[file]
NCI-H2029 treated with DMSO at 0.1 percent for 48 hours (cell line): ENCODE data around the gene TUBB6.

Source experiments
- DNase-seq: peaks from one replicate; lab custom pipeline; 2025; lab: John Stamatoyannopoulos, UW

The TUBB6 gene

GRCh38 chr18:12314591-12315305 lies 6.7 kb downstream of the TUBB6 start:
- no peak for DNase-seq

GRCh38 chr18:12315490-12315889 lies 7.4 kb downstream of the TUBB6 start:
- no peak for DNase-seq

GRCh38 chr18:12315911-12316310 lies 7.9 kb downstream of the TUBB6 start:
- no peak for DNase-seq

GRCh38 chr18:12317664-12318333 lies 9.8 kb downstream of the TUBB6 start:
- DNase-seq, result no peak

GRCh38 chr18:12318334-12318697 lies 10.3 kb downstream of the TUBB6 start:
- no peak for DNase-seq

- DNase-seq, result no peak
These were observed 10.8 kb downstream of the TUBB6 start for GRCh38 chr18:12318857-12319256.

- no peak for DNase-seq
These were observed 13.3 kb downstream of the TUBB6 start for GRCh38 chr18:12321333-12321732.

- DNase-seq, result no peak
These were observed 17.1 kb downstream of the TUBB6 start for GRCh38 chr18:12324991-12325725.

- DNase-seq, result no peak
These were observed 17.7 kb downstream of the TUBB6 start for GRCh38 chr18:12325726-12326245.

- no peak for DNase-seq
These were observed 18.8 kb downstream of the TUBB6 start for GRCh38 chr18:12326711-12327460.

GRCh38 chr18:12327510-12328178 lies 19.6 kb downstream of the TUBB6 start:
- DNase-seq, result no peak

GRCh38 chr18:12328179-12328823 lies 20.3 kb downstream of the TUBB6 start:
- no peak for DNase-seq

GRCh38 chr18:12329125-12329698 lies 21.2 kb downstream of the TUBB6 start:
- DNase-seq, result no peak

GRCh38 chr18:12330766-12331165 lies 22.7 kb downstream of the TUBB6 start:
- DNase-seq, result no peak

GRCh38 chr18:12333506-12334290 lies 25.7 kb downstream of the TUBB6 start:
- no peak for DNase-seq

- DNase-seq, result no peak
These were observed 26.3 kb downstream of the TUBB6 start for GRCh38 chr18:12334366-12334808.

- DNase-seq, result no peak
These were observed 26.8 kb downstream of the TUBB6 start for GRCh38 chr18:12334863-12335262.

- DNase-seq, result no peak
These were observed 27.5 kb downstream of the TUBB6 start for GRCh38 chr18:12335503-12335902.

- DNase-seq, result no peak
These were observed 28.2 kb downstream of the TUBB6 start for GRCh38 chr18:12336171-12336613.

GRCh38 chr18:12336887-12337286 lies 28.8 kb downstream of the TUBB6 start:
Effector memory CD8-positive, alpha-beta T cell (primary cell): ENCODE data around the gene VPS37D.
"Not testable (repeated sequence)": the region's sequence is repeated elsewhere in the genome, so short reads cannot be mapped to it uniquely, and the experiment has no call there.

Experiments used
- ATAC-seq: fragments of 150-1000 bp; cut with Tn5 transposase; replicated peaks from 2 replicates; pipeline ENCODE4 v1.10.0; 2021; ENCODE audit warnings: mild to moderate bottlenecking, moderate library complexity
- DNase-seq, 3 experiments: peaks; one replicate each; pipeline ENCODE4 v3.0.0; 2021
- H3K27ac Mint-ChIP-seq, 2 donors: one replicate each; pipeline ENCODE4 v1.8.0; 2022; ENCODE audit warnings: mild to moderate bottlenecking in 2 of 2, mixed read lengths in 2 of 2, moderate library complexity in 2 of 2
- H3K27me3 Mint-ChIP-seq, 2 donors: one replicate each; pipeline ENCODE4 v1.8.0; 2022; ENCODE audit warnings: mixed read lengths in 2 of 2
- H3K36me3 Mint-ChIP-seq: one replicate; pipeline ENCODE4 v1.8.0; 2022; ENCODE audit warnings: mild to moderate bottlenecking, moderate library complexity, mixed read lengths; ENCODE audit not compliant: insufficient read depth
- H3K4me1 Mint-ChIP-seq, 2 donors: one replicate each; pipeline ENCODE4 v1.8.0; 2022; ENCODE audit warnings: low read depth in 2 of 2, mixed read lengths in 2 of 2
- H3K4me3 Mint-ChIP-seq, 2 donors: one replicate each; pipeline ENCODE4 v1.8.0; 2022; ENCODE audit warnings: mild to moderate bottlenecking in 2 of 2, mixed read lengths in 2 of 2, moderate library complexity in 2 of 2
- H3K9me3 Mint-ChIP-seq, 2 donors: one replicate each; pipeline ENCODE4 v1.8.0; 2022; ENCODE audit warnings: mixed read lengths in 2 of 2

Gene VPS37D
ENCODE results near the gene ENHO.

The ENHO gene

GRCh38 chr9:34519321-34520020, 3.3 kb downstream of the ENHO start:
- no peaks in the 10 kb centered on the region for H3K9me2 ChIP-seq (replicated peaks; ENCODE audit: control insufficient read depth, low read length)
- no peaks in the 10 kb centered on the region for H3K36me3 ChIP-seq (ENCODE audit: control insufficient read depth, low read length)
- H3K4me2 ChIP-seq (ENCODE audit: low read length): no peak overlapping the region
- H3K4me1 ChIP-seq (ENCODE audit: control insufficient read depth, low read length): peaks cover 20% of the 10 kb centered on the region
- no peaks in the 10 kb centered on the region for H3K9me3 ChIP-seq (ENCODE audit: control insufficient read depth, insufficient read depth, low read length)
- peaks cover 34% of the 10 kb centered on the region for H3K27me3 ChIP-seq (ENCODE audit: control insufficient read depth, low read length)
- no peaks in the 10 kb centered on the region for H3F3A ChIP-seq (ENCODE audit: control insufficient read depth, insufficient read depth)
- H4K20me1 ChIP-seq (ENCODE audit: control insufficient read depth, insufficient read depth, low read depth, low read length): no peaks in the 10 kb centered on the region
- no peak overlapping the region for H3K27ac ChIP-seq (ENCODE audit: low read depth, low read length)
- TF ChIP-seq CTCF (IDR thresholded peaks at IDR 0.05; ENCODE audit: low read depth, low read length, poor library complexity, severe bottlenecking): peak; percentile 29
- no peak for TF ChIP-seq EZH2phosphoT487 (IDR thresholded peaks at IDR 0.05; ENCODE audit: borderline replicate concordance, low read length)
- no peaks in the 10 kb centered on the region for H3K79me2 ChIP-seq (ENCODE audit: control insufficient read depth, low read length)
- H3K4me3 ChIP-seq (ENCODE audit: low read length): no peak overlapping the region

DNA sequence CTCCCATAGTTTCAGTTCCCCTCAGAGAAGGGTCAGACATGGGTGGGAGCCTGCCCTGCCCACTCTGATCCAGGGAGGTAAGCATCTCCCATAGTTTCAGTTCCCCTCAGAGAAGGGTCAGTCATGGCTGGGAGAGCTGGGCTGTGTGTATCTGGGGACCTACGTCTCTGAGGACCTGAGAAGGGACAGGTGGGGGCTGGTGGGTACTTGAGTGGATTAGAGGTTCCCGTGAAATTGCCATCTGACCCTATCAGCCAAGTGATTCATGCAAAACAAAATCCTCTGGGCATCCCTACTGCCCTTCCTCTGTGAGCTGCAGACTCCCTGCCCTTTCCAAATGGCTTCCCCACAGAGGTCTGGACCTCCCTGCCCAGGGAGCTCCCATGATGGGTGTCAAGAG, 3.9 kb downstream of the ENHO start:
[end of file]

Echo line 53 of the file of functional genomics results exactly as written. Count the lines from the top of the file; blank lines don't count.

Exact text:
- H3K4me3 Mint-ChIP-seq, 2 donors: one replicate each; pipeline ENCODE4 v1.8.0; 2022; ENCODE audit warnings: mild to moderate bottlenecking in 2 of 2, mixed read lengths in 2 of 2, moderate library complexity in 2 of 2